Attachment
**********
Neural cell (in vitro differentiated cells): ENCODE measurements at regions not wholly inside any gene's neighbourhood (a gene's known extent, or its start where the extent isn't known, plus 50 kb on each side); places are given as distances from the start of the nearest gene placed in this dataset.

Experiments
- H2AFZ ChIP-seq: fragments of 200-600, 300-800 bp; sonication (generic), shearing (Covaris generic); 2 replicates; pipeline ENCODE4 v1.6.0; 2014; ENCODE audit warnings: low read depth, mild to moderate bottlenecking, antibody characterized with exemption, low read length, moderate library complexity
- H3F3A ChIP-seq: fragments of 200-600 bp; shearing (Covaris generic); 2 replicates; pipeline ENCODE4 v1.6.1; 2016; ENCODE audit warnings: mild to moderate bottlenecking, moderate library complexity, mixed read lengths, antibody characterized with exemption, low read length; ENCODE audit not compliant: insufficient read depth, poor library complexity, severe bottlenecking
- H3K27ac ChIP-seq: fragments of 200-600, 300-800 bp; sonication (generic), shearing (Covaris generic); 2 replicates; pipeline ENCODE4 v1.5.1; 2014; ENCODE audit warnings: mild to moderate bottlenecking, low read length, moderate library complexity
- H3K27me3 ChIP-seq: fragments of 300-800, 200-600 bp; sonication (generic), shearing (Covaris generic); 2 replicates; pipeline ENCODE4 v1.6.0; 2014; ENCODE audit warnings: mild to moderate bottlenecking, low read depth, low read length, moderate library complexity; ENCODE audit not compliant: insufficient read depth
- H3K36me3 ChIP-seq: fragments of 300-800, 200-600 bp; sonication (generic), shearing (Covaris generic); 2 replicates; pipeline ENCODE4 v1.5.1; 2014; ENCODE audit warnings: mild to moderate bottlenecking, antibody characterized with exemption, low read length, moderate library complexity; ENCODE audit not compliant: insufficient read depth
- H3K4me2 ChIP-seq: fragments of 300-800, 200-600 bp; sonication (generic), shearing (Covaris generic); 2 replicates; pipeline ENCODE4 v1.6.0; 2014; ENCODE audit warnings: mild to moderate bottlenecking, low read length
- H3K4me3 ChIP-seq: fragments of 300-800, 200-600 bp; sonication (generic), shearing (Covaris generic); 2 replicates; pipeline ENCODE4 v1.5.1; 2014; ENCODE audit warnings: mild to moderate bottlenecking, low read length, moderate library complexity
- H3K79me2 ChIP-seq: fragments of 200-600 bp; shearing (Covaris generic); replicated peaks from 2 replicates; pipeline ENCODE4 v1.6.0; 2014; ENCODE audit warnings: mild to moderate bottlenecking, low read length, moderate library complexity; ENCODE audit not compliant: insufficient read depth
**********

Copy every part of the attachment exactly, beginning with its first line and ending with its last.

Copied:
Neural cell (in vitro differentiated cells): ENCODE measurements at regions not wholly inside any gene's neighbourhood (a gene's known extent, or its start where the extent isn't known, plus 50 kb on each side); places are given as distances from the start of the nearest gene placed in this dataset.

Experiments
- H2AFZ ChIP-seq: fragments of 200-600, 300-800 bp; sonication (generic), shearing (Covaris generic); 2 replicates; pipeline ENCODE4 v1.6.0; 2014; ENCODE audit warnings: low read depth, mild to moderate bottlenecking, antibody characterized with exemption, low read length, moderate library complexity
- H3F3A ChIP-seq: fragments of 200-600 bp; shearing (Covaris generic); 2 replicates; pipeline ENCODE4 v1.6.1; 2016; ENCODE audit warnings: mild to moderate bottlenecking, moderate library complexity, mixed read lengths, antibody characterized with exemption, low read length; ENCODE audit not compliant: insufficient read depth, poor library complexity, severe bottlenecking
- H3K27ac ChIP-seq: fragments of 200-600, 300-800 bp; sonication (generic), shearing (Covaris generic); 2 replicates; pipeline ENCODE4 v1.5.1; 2014; ENCODE audit warnings: mild to moderate bottlenecking, low read length, moderate library complexity
- H3K27me3 ChIP-seq: fragments of 300-800, 200-600 bp; sonication (generic), shearing (Covaris generic); 2 replicates; pipeline ENCODE4 v1.6.0; 2014; ENCODE audit warnings: mild to moderate bottlenecking, low read depth, low read length, moderate library complexity; ENCODE audit not compliant: insufficient read depth
- H3K36me3 ChIP-seq: fragments of 300-800, 200-600 bp; sonication (generic), shearing (Covaris generic); 2 replicates; pipeline ENCODE4 v1.5.1; 2014; ENCODE audit warnings: mild to moderate bottlenecking, antibody characterized with exemption, low read length, moderate library complexity; ENCODE audit not compliant: insufficient read depth
- H3K4me2 ChIP-seq: fragments of 300-800, 200-600 bp; sonication (generic), shearing (Covaris generic); 2 replicates; pipeline ENCODE4 v1.6.0; 2014; ENCODE audit warnings: mild to moderate bottlenecking, low read length
- H3K4me3 ChIP-seq: fragments of 300-800, 200-600 bp; sonication (generic), shearing (Covaris generic); 2 replicates; pipeline ENCODE4 v1.5.1; 2014; ENCODE audit warnings: mild to moderate bottlenecking, low read length, moderate library complexity
- H3K79me2 ChIP-seq: fragments of 200-600 bp; shearing (Covaris generic); replicated peaks from 2 replicates; pipeline ENCODE4 v1.6.0; 2014; ENCODE audit warnings: mild to moderate bottlenecking, low read length, moderate library complexity; ENCODE audit not compliant: insufficient read depth